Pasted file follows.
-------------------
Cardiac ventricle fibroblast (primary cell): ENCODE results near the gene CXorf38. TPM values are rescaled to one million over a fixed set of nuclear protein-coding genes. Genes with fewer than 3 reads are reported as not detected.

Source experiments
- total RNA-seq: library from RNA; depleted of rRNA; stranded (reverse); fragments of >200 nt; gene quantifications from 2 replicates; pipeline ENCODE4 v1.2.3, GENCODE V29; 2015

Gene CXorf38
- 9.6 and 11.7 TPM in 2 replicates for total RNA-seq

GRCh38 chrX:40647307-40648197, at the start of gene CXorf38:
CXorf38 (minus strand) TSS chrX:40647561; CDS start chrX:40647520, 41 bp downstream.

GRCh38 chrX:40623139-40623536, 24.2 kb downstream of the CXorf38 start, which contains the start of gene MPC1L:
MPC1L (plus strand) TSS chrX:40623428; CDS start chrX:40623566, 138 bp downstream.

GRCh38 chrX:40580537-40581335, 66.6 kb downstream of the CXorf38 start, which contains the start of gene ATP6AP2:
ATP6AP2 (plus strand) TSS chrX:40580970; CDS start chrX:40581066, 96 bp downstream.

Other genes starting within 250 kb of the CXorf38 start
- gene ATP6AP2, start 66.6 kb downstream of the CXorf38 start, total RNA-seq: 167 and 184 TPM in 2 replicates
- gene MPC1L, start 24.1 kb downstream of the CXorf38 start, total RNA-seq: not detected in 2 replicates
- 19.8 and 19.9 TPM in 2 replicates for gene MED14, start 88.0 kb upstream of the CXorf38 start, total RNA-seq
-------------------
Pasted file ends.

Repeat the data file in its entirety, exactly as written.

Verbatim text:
Cardiac ventricle fibroblast (primary cell): ENCODE results near the gene CXorf38. TPM values are rescaled to one million over a fixed set of nuclear protein-coding genes. Genes with fewer than 3 reads are reported as not detected.

Source experiments
- total RNA-seq: library from RNA; depleted of rRNA; stranded (reverse); fragments of >200 nt; gene quantifications from 2 replicates; pipeline ENCODE4 v1.2.3, GENCODE V29; 2015

Gene CXorf38
- 9.6 and 11.7 TPM in 2 replicates for total RNA-seq

GRCh38 chrX:40647307-40648197, at the start of gene CXorf38:
CXorf38 (minus strand) TSS chrX:40647561; CDS start chrX:40647520, 41 bp downstream.

GRCh38 chrX:40623139-40623536, 24.2 kb downstream of the CXorf38 start, which contains the start of gene MPC1L:
MPC1L (plus strand) TSS chrX:40623428; CDS start chrX:40623566, 138 bp downstream.

GRCh38 chrX:40580537-40581335, 66.6 kb downstream of the CXorf38 start, which contains the start of gene ATP6AP2:
ATP6AP2 (plus strand) TSS chrX:40580970; CDS start chrX:40581066, 96 bp downstream.

Other genes starting within 250 kb of the CXorf38 start
- gene ATP6AP2, start 66.6 kb downstream of the CXorf38 start, total RNA-seq: 167 and 184 TPM in 2 replicates
- gene MPC1L, start 24.1 kb downstream of the CXorf38 start, total RNA-seq: not detected in 2 replicates
- 19.8 and 19.9 TPM in 2 replicates for gene MED14, start 88.0 kb upstream of the CXorf38 start, total RNA-seq